Thursday, August 12, 2010

Acquiring Awkward Absurdisim

I'm not quite sure what absurdist fiction is. Remember Fascism? It's like that.
"Absurdist fiction is a genre of literature, most often employed in novels, plays or poems, that focuses on the experiences of characters in situations where they ultimately cannot find, or where actions and events do not seem to be guided by, any higher purpose. Common elements in absurdist fiction include humour, satire, incongruity, the abasement of reason, and controversy regarding the philosophical condition of being "nothing."[1]. Works of absurdist fiction often explore agnostic or nihilistic concepts.
"While a great deal of absurdist fiction may be humourous or irrational in nature, the hallmark of the genre is neither comedy nor nonsense, but rather, the study of human behavior under circumstances (whether realistic or fantastical) that appear to be meaningless. Absurdist fiction posits little judgment about characters or their actions; that task is left to the reader. Also, the "moral" of the story is generally not explicit, and the themes or characters' realizations—if any —are often ambiguous in nature. Additionally, unlike many other forms of fiction, absurdist works will not necessarily have a traditional plot structure (i.e., rising action, climax, falling action, etc.).
"The absurdist genre grew out of the modernist literature of the late 19th and early 20th century in direct opposition to the Victorian literature which was prominent just prior to this period. It was largely influenced by the existentialist and nihilist movements in philosophy and the Dada and surrealist movements in art. Due to its non-conformist nature, many readers struggle with literary absurdism when they are first exposed to it. Indeed, it would be accurate to describe absurdism and absurdist fiction as an "acquired taste". Conversely, this genre is a favorite among scholars because it lends itself so well to interpretation, discussion, and debate."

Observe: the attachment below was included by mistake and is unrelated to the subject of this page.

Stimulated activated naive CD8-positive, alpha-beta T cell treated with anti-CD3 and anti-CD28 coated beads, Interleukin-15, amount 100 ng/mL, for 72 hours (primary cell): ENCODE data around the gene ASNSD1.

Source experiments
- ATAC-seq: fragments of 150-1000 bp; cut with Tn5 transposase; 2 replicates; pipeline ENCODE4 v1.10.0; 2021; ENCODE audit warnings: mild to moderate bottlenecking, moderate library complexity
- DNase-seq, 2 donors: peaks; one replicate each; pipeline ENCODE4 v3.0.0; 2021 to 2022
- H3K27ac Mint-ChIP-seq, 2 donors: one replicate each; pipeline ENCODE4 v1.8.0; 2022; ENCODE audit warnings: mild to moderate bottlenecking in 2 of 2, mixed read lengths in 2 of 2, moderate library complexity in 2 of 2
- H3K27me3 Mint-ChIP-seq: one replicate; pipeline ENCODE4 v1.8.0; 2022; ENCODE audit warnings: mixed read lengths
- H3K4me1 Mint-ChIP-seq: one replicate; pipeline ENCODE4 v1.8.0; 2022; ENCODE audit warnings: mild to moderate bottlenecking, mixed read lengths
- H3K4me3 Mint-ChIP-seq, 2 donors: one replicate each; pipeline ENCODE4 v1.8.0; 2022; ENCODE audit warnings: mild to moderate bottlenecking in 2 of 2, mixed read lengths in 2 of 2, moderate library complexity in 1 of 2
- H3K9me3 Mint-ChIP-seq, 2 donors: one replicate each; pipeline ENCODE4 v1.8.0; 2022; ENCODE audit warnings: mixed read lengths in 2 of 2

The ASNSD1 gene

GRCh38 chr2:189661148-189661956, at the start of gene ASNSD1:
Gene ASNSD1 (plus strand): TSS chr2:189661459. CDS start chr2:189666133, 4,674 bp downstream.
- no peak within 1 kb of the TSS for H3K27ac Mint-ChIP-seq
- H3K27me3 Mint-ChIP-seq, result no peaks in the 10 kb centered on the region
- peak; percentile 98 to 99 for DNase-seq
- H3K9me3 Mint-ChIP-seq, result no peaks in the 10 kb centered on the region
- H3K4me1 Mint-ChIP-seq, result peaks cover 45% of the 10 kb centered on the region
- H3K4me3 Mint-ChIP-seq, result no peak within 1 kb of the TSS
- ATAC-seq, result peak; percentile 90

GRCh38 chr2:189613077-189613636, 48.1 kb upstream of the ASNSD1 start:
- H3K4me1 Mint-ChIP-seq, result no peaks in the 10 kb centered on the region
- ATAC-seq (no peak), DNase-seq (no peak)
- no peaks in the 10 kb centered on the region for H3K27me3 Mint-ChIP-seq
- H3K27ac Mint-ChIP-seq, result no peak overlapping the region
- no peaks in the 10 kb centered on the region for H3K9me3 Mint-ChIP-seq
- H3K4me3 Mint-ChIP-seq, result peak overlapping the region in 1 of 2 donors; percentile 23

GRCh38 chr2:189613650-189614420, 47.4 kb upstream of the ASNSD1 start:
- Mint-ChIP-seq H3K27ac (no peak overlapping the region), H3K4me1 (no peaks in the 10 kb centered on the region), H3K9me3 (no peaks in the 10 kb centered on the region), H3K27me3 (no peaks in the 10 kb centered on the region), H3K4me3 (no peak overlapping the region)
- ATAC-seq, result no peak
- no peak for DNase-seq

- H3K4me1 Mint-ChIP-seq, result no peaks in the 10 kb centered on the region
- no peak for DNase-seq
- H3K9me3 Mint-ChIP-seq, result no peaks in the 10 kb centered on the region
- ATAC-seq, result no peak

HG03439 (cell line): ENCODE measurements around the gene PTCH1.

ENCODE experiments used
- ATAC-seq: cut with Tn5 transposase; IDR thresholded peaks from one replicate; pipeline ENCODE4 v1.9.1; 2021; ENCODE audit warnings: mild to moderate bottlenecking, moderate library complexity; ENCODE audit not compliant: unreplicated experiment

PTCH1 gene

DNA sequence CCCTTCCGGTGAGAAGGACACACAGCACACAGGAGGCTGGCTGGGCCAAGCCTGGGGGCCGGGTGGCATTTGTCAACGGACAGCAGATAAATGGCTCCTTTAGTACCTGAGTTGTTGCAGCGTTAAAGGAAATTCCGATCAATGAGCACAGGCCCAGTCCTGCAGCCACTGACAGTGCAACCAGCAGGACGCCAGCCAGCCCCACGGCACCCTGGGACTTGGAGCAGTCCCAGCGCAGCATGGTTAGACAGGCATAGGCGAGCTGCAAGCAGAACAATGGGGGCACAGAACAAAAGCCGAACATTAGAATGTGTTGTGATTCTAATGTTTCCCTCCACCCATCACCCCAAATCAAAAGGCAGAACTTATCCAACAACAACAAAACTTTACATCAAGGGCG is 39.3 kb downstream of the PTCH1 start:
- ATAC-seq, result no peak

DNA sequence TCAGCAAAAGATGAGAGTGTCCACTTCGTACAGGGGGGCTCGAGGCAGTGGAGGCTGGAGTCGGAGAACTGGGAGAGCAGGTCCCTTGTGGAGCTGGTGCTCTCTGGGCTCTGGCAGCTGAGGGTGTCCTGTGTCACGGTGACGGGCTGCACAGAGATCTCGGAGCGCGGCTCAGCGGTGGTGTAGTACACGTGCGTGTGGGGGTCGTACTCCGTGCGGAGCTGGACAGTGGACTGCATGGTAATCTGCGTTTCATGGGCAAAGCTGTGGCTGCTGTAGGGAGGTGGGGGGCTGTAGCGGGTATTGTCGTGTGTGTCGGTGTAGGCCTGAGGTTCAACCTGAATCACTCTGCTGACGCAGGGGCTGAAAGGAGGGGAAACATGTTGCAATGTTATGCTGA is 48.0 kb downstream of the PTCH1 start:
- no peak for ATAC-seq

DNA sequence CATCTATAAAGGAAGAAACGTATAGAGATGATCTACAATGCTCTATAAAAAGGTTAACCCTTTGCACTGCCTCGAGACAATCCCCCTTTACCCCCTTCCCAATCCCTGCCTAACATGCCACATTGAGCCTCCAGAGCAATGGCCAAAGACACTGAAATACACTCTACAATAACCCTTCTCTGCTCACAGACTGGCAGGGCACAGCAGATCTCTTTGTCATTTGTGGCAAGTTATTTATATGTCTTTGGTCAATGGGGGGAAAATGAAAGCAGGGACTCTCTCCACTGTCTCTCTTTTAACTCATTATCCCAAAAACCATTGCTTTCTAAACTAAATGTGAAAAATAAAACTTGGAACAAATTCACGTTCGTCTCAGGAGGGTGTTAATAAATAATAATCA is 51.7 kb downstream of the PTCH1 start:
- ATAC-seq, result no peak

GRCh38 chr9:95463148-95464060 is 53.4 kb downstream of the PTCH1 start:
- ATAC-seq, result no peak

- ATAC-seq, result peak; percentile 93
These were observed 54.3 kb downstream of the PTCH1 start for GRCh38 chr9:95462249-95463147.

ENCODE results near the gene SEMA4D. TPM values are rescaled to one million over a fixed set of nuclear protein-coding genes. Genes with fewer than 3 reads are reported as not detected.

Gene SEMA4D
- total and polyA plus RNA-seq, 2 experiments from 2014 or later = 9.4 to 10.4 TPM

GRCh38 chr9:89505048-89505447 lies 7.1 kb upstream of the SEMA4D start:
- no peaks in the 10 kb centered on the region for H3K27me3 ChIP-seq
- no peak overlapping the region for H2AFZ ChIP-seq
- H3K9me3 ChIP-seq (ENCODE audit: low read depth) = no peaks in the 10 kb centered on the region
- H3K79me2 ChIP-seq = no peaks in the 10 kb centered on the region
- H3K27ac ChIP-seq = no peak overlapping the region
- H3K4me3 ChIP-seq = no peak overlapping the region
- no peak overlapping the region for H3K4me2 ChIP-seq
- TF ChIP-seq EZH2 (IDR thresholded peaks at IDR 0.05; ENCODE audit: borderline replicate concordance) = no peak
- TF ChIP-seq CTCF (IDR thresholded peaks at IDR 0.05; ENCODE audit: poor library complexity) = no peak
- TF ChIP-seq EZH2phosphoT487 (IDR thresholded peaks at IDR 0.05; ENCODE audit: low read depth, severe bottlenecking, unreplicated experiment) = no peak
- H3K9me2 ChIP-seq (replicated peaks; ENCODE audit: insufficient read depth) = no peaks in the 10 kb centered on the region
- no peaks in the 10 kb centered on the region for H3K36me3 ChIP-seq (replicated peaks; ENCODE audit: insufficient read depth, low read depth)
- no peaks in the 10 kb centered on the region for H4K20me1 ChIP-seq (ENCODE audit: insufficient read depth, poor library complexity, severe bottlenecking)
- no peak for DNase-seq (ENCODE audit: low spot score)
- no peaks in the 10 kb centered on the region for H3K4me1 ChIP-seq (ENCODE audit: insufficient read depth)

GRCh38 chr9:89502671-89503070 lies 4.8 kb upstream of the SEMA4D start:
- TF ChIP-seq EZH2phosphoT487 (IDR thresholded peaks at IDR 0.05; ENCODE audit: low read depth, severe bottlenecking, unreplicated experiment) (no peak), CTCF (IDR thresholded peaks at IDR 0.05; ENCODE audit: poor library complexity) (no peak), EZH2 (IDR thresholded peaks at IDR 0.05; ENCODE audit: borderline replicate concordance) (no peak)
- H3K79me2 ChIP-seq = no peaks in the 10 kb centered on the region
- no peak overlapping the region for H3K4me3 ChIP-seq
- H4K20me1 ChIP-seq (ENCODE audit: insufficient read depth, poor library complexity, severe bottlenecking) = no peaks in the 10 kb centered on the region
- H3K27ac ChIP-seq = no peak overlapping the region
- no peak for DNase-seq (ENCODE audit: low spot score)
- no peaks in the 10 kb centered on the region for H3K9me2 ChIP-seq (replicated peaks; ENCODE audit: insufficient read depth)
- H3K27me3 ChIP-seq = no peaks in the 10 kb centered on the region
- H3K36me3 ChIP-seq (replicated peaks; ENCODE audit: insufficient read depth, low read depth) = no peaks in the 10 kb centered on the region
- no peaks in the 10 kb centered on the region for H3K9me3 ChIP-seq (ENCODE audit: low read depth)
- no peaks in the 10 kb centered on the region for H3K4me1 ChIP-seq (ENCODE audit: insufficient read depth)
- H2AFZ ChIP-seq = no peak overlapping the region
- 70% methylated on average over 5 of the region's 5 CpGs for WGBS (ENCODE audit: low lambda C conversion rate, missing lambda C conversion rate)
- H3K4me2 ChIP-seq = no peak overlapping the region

Did I tell you how much I love it when I can fit an entire wikipedia article into a blog post? Does this mean that absurdist fiction is whatever you want it to be, as long as it makes very little sense? That seems like someone has just demolished the box I was trying to fit myself into. Absurdism seems to be like all other fiction, just another way for us to try and make sense of being human. I actually came to a ginormous revelation about this while ago, while I was trying to fall asleep with much futility (I cannot sleep while counseling. At all.), but I feel as though that is like a random discussion of sexuality: it might be better left unsaid.
In other news, my foot feels like it is going to fall off. Maybe not my whole foot. Maybe just part. Also, I learned to drive a stick shift today. Learned, in the sense that it's still pretty rough to start the car.
Aaaannnnnnnd, I finally saw A SINGLE MAN. This is crazy exciting. The movie wasn't wasn't what I expected...but holy cow, the main character's house is gorgeous.
Isn't that what everyone gets out of the movies they watch?

2 Fab Fans:

Bianka Rose said...

I'm not sure which is cooler: fitting an entire Wikipedia article into a single blog post or....well, yeah that's pretty much it.

Samantha said...

Thank you for understanding just how awesome this makes me.